Recovering from drought
To prevent landowners from moving from one crisis to another, it is important to expedite recovery from disasters. This section includes land management techniques but covers topics like mental health and financial recovery.
Caring for livestock after a disaster.
Discusses some basic realities of livestock management after disasters occur.
Coping with natural disasters.
helpful tips that you can use to cope better during difficult times following a natural disaster (such as fire, flood, tornado, blizzard, etc.).
Making decisions and coping with drought.
Drought, like other natural disasters, costs individuals and families an incredible amount of worry, concern, stress, and money.
Managing stress during tough times.
Learning how to manage stress and increase resilience is important, especially during tough times such as drought.
Soil erosion control after wildfire.
There are several steps to take to reduce the amount of soil erosion.
New Mexico State University
Poisonous Plants of New Mexico Rangelands
Identify potentially poisonous rangeland plants.
An annotated checklist of poisonous or injurious range plants of New Mexico
Poisonous plants represent one of the greatest hazards to livestock ranching on western rangelands. In addition to direct losses by death, there are those due to weight loss, poor reproductive performance, and poor health.
Noxious and Troublesome Weeds of New Mexico
This booklet focuses on helping land managers, farmers, homeowners, recreationists, and others identify troublesome weeds found in New Mexico because early detection is critical for effective weed management.
- Groundsels and Livestock Poisoning
Groundsels are woody-stemmed, native, perennial plants that often cause livestock poisoning in winter and early spring. Poisoning of cattle and horses is reported most often, while sheep and goats are poisoned less frequently.
Rayless Goldenrod and Livestock Poisoning
Rayless goldenrod is a native, perennial, multi-stemmed plant that is toxic to cattle, sheep, horses, and goats. Poisoning is most common in late fall and winter.
A Guide to the Common Locoweeds and Milkvetches of New Mexico
This guide treats 19 of the most common species of Astragalus and Oxytropis in New Mexico.
Milkweed Poisoning of Horses
There are a wide variety of milkweed plants responsible for poisoning and death of horses. These plants grow in a range of soil and moisture conditions, from roadsides and ditches to pastures and rangelands.
Russian Knapweed and Yellow Star Thistle Poisoning of Horses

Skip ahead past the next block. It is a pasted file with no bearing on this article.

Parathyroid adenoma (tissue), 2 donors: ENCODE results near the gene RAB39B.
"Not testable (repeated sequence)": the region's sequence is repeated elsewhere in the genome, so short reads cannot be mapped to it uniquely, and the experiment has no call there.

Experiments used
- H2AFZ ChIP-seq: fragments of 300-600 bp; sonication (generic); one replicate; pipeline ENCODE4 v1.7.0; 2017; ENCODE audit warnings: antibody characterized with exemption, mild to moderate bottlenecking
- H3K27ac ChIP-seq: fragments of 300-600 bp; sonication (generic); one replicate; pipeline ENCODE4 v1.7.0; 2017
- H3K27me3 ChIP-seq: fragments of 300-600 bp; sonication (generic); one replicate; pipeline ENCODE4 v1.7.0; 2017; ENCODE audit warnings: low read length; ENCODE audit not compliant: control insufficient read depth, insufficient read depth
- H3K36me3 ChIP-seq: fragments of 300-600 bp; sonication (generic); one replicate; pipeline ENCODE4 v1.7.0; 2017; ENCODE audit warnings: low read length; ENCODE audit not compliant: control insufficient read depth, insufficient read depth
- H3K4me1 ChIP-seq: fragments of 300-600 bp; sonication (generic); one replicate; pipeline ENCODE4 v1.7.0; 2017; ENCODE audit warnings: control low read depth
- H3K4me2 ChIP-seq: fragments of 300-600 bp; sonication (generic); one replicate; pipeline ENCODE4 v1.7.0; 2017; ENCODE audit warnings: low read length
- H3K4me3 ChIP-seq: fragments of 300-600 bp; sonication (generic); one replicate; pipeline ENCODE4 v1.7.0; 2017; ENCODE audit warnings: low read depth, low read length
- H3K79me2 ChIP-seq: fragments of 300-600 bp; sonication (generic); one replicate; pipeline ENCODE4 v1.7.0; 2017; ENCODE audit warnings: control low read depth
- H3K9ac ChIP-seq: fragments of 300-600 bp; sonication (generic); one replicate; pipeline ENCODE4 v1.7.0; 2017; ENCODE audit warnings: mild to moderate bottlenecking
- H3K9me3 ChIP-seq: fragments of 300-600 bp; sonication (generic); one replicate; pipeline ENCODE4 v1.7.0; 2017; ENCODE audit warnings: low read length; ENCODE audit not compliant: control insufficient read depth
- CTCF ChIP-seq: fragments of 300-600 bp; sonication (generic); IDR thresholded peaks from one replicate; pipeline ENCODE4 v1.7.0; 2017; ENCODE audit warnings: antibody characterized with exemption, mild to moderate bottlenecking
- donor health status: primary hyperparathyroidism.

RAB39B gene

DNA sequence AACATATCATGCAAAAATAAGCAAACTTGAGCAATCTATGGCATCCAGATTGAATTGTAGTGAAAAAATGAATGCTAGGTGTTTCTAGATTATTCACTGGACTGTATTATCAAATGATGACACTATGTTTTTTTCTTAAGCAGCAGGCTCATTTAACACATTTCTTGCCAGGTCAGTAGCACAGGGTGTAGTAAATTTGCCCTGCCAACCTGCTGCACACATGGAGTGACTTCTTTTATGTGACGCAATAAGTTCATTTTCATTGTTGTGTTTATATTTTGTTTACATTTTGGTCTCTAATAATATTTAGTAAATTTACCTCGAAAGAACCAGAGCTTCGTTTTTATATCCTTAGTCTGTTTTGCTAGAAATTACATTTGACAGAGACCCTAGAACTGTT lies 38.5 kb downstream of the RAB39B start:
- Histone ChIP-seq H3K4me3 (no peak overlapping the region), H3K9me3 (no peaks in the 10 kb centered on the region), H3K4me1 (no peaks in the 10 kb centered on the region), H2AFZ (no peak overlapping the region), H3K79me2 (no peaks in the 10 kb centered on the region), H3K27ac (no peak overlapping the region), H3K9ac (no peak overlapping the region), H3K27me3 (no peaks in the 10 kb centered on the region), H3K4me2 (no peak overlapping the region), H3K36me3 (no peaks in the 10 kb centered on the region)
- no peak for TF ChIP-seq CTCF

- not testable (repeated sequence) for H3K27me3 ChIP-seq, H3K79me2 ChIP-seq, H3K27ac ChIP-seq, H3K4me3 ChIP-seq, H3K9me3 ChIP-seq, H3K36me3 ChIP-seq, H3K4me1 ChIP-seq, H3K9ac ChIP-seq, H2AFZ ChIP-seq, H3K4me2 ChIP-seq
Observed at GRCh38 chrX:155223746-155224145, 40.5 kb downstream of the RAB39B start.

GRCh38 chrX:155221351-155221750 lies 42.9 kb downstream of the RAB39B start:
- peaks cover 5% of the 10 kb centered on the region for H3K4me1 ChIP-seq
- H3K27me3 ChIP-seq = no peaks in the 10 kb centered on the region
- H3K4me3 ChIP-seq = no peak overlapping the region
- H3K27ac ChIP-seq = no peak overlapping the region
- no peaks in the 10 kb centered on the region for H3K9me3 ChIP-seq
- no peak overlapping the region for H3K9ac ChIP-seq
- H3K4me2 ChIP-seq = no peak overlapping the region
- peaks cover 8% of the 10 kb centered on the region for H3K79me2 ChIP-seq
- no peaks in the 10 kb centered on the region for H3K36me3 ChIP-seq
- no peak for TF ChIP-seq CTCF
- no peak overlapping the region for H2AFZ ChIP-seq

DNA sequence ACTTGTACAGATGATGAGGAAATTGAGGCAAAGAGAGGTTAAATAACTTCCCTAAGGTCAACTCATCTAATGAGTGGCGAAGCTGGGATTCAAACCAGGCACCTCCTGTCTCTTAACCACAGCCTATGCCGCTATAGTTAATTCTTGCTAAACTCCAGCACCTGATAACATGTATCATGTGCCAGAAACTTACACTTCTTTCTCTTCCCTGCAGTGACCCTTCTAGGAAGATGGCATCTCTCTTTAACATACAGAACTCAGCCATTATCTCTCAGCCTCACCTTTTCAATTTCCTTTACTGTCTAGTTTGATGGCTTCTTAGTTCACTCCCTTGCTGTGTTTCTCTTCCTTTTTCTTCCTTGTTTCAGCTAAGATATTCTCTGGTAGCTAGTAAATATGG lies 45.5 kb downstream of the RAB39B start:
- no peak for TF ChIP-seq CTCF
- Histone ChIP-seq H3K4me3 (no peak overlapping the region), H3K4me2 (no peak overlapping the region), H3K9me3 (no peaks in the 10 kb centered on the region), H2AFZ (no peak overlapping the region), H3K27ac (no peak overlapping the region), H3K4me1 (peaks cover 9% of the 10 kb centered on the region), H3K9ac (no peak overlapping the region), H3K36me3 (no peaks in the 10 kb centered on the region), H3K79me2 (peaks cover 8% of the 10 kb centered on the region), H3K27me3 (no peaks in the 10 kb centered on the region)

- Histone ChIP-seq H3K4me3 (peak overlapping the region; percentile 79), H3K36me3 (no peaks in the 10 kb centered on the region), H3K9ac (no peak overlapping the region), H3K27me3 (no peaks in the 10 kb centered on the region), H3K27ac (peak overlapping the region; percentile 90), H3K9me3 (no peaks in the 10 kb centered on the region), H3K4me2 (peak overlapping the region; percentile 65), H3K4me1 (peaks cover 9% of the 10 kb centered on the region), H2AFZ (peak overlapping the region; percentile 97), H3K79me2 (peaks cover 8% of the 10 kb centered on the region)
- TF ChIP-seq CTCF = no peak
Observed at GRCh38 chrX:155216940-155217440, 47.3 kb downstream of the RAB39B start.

Russian knapweed and yellow star-thistle are unusual among poisonous plants in that they are toxic to horses but cattle and sheep consume the plants without any apparent signs of toxicity.
Help Your Horse Handle Heat Stress
In this guide, heat-related illness, physiological mechanisms of heat loss, and techniques for relieving heat stress in equines will be discussed.
Disaster losses and related tax rules.
Provides information on how to claim property losses. It does not appear to be tied directly to drought, but it is tied to fire losses.
Pasture recovery following drought.
Extent of stand damage due to differences in soil types, fertility practices, grazing management, pasture species, and harvest management is somewhat easy to determine.
Assessing drought damage in perennial grass pastures.
University of Nebraska researchers developed a frequency grid for measuring stand (seedling) establishment in perennial grasslands that can be modified for use at spring green up to estimate stand damage following drought.
Management after wildfire.
Following a wildfire, management practices need to be applied to encourage desired plant growth.
Farmers in transition: Taking charge in stressful times.
Needs of farm families faced with significant changes in their business or way of life. The value of a support system is discussed and ways of strengthening it are suggested. Expanding the support system to include professionals is encouraged.
Farmers in transition: Finding a new career.
Three essential steps in an effective job career search.
Coping with restructuring or sale of the family farm.
addresses why families grieve when they lose part or all of their farm or face significant adjustments in their farm operation.
Stress after a disaster: Warning Signs and Management
A disaster can be stressful for many people and can lead to mental and emotional disruption. This is commonly referred to as post-disaster stress.
Farm families and mental health.
Farm families face unique stressors, including financial challenges and family-farming relationships that blur the line between their business and personal lives.
Preventing Farmer Suicides
Resources for suicide prevention. Farmers are more than five times as likely to commit suicide as the general population.
Resources for Pet, Poultry and Livestock Owners Affected by Natural Disasters
For information on facilities by county that are available to house pets, horses or livestock,
Water is Vital–Especially after a Disaster
Don’t ever ration your water. Drink the amount you need today and try to find more for tomorrow.
Obtaining Disaster Assistance for Farms and Ranches
If you live in a county the President has designated as a disaster area, you may be eligible for various disaster assistance programs.
This seems to be aimed at floods, but might apply to drought assistance as well?